Projects are the standard unit of aid in the AIMS with most attributes being assigned at the project level.

Financing relationships in the Bangladesh AIMS

The Bangladesh AIMS allows for three financing relationships for projects:

Type of project Description
(1) Standard projects These have one funder, and one or many implementers (in many cases, the funder is also the implementer). For these projects it is clear who is responsible for entering data, and to whom the project (and associated financial flows) are attributed.
(2) Co-financed / pooled projects These have several funders and one or many implementers. It is know how much each funder is contributing to the project i.e. the funds are earmarked. The project data may be available in IATI from several funders and implementers. The Bangladesh AIMS requires all collaborating funders to select a managing donor between them. This donor will take responsibility for managing the project in the AIMS.

The IATI project (and financing information) from all reporters can be assigned to the same AIMS project for the managing donor to manage. Users will need to be able to select the managing donor from a list if the project does not already exist in the AIMS.
(3) Trust Fund financed projects Several funders may also collaborate to fund multiple projects. When the funds they supply are mixed in a joint pot (from which the different projects are funded), it is not possible to ascertain exactly which funder has contributed to each project financed from the pot. The funds are unearmarked. In the Bangladesh AIMS, this situation is dealt with by setting up a Trust Fund, available here for users with sufficient privileges. A Trust Fund is like a specific donor for that pot of money and each trust fund is allocated a managing donor.

Users will need to be able to select (or add) a Trust Fund as the responsible entity for the project which will give management rights for the project to the managing donor fo the selected Trust Fund.

The main challenge will be with types (2) and (3), where projects are likely to be reported at multiple stages by different organisations. Given that we are not at the outset proposing to focus on NGO data, we are less likely to face any problems with type (1).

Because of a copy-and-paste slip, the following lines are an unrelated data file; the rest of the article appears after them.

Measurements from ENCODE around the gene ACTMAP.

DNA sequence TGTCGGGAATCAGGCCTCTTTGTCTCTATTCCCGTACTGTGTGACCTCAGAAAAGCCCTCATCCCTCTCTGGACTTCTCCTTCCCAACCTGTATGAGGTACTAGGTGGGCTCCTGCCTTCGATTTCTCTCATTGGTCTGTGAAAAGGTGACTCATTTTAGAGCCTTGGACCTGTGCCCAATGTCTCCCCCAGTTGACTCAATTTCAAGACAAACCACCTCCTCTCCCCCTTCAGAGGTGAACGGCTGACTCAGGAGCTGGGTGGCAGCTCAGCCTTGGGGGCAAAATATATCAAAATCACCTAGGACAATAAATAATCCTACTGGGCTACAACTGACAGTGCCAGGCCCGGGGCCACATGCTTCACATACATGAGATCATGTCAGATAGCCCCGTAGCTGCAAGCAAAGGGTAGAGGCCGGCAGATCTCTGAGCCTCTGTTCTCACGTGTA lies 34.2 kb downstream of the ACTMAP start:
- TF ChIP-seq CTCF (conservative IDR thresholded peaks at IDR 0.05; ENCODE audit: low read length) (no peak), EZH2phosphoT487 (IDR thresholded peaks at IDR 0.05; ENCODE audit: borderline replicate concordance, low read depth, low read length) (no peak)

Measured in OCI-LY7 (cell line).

Distingushing between types of projects in IATI data

The IATI Standard allows for traceability of a project, allowing publishers to specify that they received money from another organisation, or gave money to another organisation. However, in reality, these fields as still not filled out by many organisations so we need to find other ways of identifying these projects and reconciling projects published at multiple points.

We therefore propose to focus on two parts of the IATI Standard:

  • Aid type – which states several broad categories of the type of project.
  • Organisations – if it looks like an implementing organisation is also reporting elsewhere in the AIMS.

Aid type

The Aid Type codelist provides a series of codes for different types of projects. This code is generally found in default-aid-type/@code on each activity.

  • Standard projects (type (1) above) should have their aid type set to C01.
  • Cofinanced / pooled projects projects may often have aid type set to B04.
  • Trust Fund financed projects may often have aid type set to B03.

We therefore propose to flag those projects with a code other than C01 for review by users, assuming that they are probably more complicated projects that need to be handled with care.

Implementing organisation

Implementing organisations are harder to handle because there is no solid methodology for consistently identifying organisations. There are a couple of codes in the Organisation Type codelist that may help, but we can’t rely on them. Our main goal here is to identify if an organisation appears to be found elsewhere in the AIMS. There are a couple of ways to handle this:

  1. projects should be presumed to be found elsewhere in the AIMS if:
    • the implementing organisation is of organisation type 40 (“multilateral”);
    • the implementing organisation has a ref 11000 (“donor governments”) or 13000 (“third-country governments, delegated cooperation”)
    • the implementing organisation has a ref that matches a “fund source” from the AIMS – NB there is a field to state the IATI identifier of the organisation, but it needs to be filled out
  2. users should be presented with the list of implementing organisations contained in all of the projects (a single unique list) and asked to correct the answers from step 1.

We may also want to consider looking at provider-org and receiver-org on transactions, but the data is likely to be of a much lower quality than that found in implementing organisations.